Tristeza | A Colores (Better Looking)

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Instrumental rock recordings are fun to listen to but often difficult to describe. Listeners are used to honing in on vocals and lyrics; what can a reviewer say to draw attention to an exceptionally good album that is just guitars, keyboards, and drums, with the occasional extra instrument? Let’s start by saying that southern California quintet Tristeza is one of the best instrumental rock bands in the world—they’re not abrasive, they don’t go off on oblique virtuoso tangents like Tortoise, and they don’t drone in a dark place like Godspeed You! Black Emperor. They just play very cool, texturally inviting, economically arranged compositions with emotion and flair; vocals are not needed.

A Colores, Tristeza’s third full-length (and the first without cofounder Jimmy Lavelle, who departed for the Album Leaf) is a richly musical platter that passes the test of sounding great on a car stereo, a computer, or through headphones. I’m not sure how helpful it would be to describe individual tracks, but there’s an alluring sparkle emanating from songs like the opening “Bromas” (the guitar arpeggios and crisp rhythm section here are super-cool, and the sound clarity is stunning), the gently melancholy “La Tierra Sutil,” the lilting and lovely “Liquid Pyramids” (which sustains interest for all of its six minutes), and obvious highlight “Halo Heads,” a stirring track with a breezy rhythm and guitar tones so pure they achieve a polished, glassy shimmer. There’s a stylistic shift in the last minute that is truly invigorating. On “Aereoaviones,” keyboard, guitar, and percussion seem to actually be skipping along together in tandem, like enthusiastic young children off to play a secret game in the woods. What delightful music!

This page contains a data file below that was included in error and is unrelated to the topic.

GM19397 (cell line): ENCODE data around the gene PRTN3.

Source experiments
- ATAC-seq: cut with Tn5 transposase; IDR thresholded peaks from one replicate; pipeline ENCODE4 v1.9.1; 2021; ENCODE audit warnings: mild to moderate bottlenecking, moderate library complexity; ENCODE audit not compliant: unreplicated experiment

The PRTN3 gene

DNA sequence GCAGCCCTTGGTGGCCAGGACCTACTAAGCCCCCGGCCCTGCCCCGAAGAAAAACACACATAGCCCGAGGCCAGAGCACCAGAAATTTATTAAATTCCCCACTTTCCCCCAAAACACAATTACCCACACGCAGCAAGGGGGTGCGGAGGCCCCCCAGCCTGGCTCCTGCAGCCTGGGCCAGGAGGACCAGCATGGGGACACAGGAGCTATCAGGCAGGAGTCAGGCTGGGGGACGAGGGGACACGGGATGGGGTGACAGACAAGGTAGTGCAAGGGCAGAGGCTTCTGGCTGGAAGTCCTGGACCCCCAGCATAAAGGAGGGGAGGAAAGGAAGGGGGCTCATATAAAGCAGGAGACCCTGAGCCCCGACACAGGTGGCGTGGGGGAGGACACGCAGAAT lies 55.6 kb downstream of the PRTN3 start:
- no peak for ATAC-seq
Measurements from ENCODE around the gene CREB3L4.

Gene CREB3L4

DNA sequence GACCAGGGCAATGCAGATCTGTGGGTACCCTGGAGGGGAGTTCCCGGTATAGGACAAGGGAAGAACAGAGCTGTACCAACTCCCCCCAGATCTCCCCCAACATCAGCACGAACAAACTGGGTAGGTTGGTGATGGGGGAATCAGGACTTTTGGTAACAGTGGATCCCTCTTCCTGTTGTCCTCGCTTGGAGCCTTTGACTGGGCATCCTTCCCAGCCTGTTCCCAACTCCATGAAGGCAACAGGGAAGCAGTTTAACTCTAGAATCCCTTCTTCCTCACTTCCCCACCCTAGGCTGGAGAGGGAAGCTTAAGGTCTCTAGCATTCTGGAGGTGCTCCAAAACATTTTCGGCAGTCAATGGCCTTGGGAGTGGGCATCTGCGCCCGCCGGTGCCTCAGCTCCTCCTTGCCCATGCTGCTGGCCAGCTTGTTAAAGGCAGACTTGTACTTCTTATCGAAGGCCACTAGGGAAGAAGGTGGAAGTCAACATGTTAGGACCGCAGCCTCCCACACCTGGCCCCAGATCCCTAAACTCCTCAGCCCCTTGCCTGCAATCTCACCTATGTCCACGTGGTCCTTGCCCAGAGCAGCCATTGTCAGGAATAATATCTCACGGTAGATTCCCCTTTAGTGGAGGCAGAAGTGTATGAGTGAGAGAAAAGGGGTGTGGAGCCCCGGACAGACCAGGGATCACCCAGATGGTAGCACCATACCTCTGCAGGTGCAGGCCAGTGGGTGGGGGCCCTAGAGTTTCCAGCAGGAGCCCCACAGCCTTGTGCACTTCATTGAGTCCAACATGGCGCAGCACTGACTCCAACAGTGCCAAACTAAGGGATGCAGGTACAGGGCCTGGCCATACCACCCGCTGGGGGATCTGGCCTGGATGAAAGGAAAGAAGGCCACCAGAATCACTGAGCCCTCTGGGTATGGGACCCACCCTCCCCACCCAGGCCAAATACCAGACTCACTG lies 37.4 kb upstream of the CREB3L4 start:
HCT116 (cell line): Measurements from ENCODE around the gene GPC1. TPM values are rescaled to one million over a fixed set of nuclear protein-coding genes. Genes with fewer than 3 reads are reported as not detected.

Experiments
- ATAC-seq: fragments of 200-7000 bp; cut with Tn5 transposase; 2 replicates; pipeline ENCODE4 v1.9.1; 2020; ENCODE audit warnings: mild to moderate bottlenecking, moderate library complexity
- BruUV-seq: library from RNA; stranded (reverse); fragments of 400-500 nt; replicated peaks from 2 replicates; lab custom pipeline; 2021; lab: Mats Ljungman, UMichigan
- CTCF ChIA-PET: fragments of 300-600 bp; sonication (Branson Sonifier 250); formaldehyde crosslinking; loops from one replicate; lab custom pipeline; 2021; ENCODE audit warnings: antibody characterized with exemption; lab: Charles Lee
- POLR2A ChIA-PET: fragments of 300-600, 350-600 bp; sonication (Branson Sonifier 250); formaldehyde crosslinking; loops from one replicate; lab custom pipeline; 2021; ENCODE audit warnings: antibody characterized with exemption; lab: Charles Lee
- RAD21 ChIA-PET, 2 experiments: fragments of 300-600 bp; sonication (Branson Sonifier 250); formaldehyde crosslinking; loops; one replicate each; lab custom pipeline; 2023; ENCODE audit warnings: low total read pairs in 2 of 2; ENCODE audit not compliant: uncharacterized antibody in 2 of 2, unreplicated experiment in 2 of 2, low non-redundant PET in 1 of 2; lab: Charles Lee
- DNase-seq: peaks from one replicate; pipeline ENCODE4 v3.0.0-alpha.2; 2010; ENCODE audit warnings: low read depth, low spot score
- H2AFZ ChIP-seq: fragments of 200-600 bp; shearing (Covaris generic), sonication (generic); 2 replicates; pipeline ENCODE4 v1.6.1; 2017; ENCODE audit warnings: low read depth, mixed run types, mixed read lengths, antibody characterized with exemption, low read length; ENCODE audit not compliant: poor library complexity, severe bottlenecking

“Stumble on Air” gets maximum mileage out of a repetitive guitar element that sticks with you, and “Harmonic Sea” is a classic Tristeza romp whose title is rather apt for where this graceful, tasteful band want to take you sailing. If you need more convincing, no less an artist than Simon Raymonde of the legendary Cocteau Twins wrote a personal testimonial in support of this album: “The foreplay between guitars and keyboards throughout is quite magical…there is great hope and optimism present here, a sanguine feeling that permeates through the whole album. The album will delight both die-hard Tristeza fans and the uninitiated alike…” Raymonde waxes even more rhapsodic in places, but the point is this: Tristeza make for compelling listening whether you’re musically experienced or just someone who’s into pleasing rhythms and bright sonic swirls. There are plenty of both on this thoroughly fat-free, word-free little gem.

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